The defendants

90 Vienna Life submits that the third question is purely hypothetical and need not be answered.

91 Swiss Life argues that due to its lack of relevance, the Court does not have to answer the third question.

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of the Principality of Liechtenstein

92 The Liechtenstein Government submits that it is not for the Court to assess under the advisory opinion procedure whether national law is compatible with EEA law. Therefore, the third question is for the referring court to decide.

93 The Liechtenstein Government proposes that the Court should provide the following answer to the third question:

The answer to the third question should be that it is for the referring Court to decide on whether or not the provisions concerning the assurer’s obligations under Annex III(B)(b)(2) of Directive 2002/83/EC are effectively transposed into national law.

ESA

94 ESA argues that it is for the national court to assess whether it is possible in the present case to interpret the national provisions transposing Article 36(2) of the Directive into the Liechtenstein legal order in a manner harmonious with the actual meaning of the Directive, i.e. that the policy holders shall be kept informed throughout the term of the contract of any change concerning the information listed in Annex III(B).

95 ESA proposes that the Court should provide the following answer to the third question:

While the EEA Agreement does not require that a provision of a directive that has been made part of the EEA Agreement, such as that of Annex III(B)(b)(2) of Directive 2002/83/EC, is directly applicable and takes precedence over a national rule that fails to transpose the relevant EEA rulePage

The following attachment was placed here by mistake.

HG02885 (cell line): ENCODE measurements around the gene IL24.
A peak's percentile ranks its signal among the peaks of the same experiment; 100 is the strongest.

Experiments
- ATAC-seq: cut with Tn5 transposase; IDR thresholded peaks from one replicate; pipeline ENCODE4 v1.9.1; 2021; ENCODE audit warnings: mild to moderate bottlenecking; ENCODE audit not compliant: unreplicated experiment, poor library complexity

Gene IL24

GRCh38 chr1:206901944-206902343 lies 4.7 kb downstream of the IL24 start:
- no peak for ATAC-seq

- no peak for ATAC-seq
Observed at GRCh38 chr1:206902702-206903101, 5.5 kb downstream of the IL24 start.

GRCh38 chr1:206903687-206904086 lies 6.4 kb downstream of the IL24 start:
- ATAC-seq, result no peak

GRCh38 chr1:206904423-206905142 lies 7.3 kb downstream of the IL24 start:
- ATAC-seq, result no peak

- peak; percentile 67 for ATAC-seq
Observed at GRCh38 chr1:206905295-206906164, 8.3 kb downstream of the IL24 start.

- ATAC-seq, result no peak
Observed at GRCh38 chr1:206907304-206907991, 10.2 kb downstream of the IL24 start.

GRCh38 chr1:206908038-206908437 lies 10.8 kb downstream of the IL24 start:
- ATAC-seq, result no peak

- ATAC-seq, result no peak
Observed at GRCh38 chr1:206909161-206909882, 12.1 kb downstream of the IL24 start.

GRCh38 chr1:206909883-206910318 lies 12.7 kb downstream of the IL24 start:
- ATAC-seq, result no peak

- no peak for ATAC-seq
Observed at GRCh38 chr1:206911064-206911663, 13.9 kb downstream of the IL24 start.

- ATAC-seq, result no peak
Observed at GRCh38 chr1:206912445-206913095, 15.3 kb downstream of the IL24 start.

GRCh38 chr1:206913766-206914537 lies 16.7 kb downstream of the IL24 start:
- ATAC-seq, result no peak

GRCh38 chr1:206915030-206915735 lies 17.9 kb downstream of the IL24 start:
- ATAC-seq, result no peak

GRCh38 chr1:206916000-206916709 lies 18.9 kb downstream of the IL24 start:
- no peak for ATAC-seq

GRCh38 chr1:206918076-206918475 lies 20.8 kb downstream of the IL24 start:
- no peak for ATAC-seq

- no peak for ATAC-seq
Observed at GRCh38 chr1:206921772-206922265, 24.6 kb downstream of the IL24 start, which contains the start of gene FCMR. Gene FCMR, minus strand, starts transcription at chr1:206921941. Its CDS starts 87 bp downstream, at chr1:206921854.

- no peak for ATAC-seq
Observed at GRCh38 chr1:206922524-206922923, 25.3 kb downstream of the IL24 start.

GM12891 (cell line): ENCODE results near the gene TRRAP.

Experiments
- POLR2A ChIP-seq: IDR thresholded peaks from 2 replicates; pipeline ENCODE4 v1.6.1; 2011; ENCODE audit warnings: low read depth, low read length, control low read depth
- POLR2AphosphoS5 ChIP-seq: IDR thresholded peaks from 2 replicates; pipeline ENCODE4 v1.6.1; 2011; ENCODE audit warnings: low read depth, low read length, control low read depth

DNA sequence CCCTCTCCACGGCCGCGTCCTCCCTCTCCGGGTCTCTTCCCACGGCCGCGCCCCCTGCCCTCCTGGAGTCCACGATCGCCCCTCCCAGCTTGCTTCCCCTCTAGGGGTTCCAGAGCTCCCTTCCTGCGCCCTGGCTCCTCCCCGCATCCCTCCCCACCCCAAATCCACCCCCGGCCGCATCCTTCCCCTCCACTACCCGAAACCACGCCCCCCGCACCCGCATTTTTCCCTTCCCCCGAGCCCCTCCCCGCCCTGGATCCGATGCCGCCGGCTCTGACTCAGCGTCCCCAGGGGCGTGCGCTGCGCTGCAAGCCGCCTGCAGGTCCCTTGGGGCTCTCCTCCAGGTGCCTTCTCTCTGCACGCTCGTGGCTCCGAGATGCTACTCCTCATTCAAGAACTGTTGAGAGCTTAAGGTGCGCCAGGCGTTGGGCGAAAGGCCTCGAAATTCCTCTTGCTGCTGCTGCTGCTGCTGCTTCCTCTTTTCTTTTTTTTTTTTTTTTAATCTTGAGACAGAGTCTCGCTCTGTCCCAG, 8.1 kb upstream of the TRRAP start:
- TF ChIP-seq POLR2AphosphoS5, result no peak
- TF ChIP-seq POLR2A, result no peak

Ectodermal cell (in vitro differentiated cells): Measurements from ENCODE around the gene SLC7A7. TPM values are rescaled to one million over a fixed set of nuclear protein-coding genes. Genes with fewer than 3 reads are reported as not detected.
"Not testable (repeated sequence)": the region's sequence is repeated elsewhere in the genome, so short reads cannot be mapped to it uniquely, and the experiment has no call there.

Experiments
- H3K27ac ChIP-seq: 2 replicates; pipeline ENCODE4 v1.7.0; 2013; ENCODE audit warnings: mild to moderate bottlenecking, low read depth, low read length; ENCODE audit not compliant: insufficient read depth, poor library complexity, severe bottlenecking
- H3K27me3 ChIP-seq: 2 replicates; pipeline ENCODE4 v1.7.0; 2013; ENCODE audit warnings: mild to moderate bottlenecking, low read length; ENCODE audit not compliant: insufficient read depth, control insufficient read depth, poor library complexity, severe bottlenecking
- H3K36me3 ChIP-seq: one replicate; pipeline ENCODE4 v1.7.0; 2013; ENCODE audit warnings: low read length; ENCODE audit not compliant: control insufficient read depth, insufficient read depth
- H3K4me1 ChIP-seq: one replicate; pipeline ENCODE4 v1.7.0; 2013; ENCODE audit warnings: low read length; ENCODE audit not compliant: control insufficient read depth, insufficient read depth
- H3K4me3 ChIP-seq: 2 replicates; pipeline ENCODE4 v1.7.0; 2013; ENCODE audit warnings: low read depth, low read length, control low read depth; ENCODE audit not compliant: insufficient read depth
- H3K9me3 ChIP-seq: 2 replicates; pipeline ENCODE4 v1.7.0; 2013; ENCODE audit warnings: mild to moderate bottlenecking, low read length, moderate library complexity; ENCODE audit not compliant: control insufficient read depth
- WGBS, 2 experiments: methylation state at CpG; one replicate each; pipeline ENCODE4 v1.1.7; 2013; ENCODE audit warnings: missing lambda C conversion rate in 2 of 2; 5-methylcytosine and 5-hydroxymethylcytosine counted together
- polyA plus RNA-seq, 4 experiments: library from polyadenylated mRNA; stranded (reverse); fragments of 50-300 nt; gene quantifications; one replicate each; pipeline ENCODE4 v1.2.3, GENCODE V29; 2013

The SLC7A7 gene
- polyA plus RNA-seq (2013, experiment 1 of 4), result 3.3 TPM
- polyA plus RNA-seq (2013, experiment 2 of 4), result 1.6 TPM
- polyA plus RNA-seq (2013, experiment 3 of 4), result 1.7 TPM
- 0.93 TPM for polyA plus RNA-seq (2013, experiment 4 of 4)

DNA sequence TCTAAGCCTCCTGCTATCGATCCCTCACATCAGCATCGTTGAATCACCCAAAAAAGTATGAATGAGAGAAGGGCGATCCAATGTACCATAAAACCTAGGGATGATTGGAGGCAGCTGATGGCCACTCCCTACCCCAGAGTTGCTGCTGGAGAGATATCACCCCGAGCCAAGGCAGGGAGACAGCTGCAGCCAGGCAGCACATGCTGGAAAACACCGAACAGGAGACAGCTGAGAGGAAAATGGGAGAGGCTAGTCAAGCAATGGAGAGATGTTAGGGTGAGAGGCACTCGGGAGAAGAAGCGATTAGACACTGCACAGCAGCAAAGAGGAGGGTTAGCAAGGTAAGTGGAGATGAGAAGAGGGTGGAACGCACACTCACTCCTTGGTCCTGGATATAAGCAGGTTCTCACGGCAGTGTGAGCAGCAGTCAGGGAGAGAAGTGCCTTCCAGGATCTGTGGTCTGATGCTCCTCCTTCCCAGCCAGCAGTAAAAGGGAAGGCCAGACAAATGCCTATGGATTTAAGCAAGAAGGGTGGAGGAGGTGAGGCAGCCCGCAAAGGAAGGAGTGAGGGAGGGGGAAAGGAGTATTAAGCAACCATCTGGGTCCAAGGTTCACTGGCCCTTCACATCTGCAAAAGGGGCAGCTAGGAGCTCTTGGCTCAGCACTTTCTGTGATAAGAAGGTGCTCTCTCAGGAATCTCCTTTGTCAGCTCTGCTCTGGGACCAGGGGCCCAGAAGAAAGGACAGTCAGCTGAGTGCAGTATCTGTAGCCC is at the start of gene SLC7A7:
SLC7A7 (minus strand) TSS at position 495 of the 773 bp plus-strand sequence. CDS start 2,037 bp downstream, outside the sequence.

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correctly into national law, such as that of Annex 4(II)(2) of the Versicherungsaufsichtsgesetz, the national court is obliged, as far as possible, to ensure that the result sought by the Directive at issue is achieved through the conforming interpretation of the national law with the EEA law provision.

The Commission

96 The Commission submits that any transposition of Annex III(B)(b)(2) of the Directive needs to ensure the necessary information requirements in two distinct cases, i.e. when there is, first, a change in the policy conditions, and, second, an amendment of the law applicable to the contract. Whether Liechtenstein legislation can be interpreted in a way that reflects the requirements of the Directive is a matter for the national court to establish.

97 The Commission proposes that the Court should provide the following answer to the third question:

Annex III(B)(b)(2) of the Directive is to be interpreted in such a way that the information set out there is to be provided in two distinct events, i.e. when there is (i) a change in the policy conditions, and (ii) an amendment of the law applicable to the contract.

Páll Hreinsson
Judge-Rapporteur